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    I’m Not Your Private Porn Actress

    I’m Not Your Private Porn Actress
    I’m Not Your Private Porn Actress

    By Mrs. Happy

    [dropcap]M[/dropcap]y husband says he doesn’t look at pornography anymore, but he keeps pushing me to do things in the bedroom that I feel like he got from porn. Not only do some of things he asks me to do seem disrespectful and degrading, but I feel like an object—or a substitute for a porn actress—instead of his wife. I should be enjoying sex, but instead I feel gross. I know that I’m not supposed to deprive my husband of sex, but why can’t we just have normal relations?

    Mrs. Happy wonders if this generation of believers can even imagine what life was like before everyone in the world had ready access to pornography. Our perceptions of sex and marriage are so darkened by polluted influences—from music to movies to porn—that we’ve utterly lost touch with God’s intentions. Do we even have any idea what purity is? Does the goal of pleasing God in every way—in thought and deed, in public and in private—just seem like a bunch of old-fashioned nonsense these days?

    It seems as though believers—even responsible church leaders with national platforms—are stuck on asking an adolescent question concerning sex: “What can I get away with?” The better question, godly men and women, is “How can I live a life that shows reverence for God as well as honor, respect, and consideration for my spouse, even in the bedroom?” Ask yourself that question, and the sexual landscape becomes instantly clearer:

    Will I push my wife or husband to do something that feels degrading to them? No way.

    Will I allow our sex life to devolve into practices that only provide satisfaction to one partner because I’m too selfish to please my spouse? Nope. I’m gonna slow down, maybe even put my own needs on the back shelf, and realize that sex isn’t just about me.

    Will I resort to porn and sex props to put a spark in my stale marriage? No—I’ll ask the tougher question of how things got this way in the first place.

    Mrs. Happy just wishes she could wipe away the scum that’s accumulated from the last decade and a half of this continual barrage of sick sexual inputs. Maybe then we could see ourselves clearly again—and discern the “more excellent way,” to use the Apostle Paul’s words.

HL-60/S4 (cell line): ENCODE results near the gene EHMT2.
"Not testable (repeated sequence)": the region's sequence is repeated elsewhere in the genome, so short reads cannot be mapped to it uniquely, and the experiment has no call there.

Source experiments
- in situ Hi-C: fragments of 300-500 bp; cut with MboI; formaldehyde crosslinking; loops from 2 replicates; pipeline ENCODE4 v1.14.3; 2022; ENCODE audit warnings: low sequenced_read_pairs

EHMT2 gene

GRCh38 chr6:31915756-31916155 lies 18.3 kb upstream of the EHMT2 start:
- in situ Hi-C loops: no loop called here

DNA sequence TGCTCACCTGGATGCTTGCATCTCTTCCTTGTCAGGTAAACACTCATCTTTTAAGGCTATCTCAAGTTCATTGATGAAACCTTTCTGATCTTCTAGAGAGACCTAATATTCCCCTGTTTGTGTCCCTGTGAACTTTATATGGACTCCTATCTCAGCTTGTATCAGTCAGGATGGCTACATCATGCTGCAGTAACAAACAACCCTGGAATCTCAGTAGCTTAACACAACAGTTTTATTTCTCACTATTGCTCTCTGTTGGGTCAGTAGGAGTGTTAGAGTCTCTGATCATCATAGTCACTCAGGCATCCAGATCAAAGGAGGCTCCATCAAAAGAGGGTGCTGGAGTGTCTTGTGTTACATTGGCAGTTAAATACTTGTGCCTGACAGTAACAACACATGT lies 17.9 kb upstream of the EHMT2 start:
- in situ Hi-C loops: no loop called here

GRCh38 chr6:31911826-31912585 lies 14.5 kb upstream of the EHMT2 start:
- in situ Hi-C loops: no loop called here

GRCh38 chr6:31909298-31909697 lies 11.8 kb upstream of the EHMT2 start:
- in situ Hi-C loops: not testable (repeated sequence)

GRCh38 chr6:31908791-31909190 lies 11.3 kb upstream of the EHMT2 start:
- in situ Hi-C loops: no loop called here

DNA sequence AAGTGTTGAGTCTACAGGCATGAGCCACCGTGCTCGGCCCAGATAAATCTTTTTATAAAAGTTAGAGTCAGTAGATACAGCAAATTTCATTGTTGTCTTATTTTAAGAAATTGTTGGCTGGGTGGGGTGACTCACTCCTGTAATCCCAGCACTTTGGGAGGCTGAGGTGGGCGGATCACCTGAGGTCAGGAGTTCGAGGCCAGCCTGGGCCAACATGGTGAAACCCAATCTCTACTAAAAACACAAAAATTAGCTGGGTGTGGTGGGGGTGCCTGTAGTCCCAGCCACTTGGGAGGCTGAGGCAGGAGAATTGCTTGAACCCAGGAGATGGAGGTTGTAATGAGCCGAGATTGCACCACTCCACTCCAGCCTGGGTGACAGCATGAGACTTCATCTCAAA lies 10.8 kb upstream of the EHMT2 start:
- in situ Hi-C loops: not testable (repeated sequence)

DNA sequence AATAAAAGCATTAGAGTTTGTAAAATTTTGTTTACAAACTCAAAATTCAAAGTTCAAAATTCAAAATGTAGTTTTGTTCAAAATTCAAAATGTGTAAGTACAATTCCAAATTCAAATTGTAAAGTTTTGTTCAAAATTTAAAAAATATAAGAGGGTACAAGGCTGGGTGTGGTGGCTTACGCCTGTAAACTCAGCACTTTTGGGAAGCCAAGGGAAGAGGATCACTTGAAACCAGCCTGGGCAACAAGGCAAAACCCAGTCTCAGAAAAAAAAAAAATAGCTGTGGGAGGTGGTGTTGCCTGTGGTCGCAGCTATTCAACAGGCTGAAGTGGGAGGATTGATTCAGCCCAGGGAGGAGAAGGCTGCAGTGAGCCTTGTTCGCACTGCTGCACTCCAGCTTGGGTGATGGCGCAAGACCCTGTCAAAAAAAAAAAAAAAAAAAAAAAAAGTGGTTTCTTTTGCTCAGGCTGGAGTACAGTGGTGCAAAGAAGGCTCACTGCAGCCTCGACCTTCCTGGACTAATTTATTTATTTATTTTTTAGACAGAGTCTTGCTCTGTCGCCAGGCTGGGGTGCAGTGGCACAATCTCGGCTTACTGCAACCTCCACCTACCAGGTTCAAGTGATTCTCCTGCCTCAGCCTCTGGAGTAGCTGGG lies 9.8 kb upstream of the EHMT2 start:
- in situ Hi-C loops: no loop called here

In a marriage damaged by porn, it can be tough to find the more excellent way. Breaking free from porn is usually a process, and the innocent spouse will have to extend grace every step of the way—with his or her trust rooted fully in God, not in the other person.

    No husband or wife, however, is required to submit to sex acts that he or she considers degrading, and it is a distinctly unloving act to push one’s spouse to do this. You will have to discuss boundary lines with your spouse, reassuring him that you want to have sex with him, but in a way that isn’t a total turnoff to you. Suggest an alternative—and show you’re serious by initiating it.

    I know this can really be tough when you’ve been burned by your husband’s pornography use, but take this little step of faith. You’ll be surprised by how God meets you right when you take that step and blesses even your smallest efforts to get past fear.

    In all that Mrs. Happy has said here, she presumes that your husband is making a genuine effort to break free from pornography. You’ll know he’s serious when he welcomes accountability from brothers who care enough about him to ask the tough questions. But the two of you will need more than one safeguard. With his knowledge and assent, install a program on his phone and computer that tracks his search history. Brothers who’ve truly repented won’t have a problem with this.

    Be patient as God restores and renews your husband’s mind. Every day, ask for a merciful heart. Don’t be afraid to ask God for courage to have sex with your husband. Sometimes that’s what it takes when you’re between obedience to God’s Word—i.e., not depriving your husband of sex—and getting to a place where you trust him enough to enjoy it again (or enjoy it for the first time, whatever the case may be). Along the way, expect to communicate with your husband about sex. A husband might not be aware that certain sexual practices are a huge turnoff to his wife—plus, he’s immersed himself in the lies of pornography that say women enjoy pain, disrespect, and just basically bad sex. It’s going to take time for him to get out of the adolescent mindset and build a sexual relationship based on love.

    You will probably need a sister to walk beside you in this journey. Make sure she’s in a solid marriage herself and derives her counsel from the Word of God—not her own disappointments.

    Mrs. Happy has been married to one man for a long time.

    Mrs Happy
    Mrs Happy
    has been counseling married couples for years.

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    2 COMMENTS

    1. I can relate and feel this woman’s pain. My husband suddenly began touching and rubbing the back of my feet during intimacy. He has done it three times now and am suspecting he is seeing someone else or watching something he has no business watching. How do I know for sure Ms. happy?

    2. As a man there are some things your wife should do to make you happy. Many women including my wife dont. Just lying like a log and waiting for me to do the work is unacceptable. I am tried of telling her what to do and watching her do nothing. Her action is almost driving me outside.

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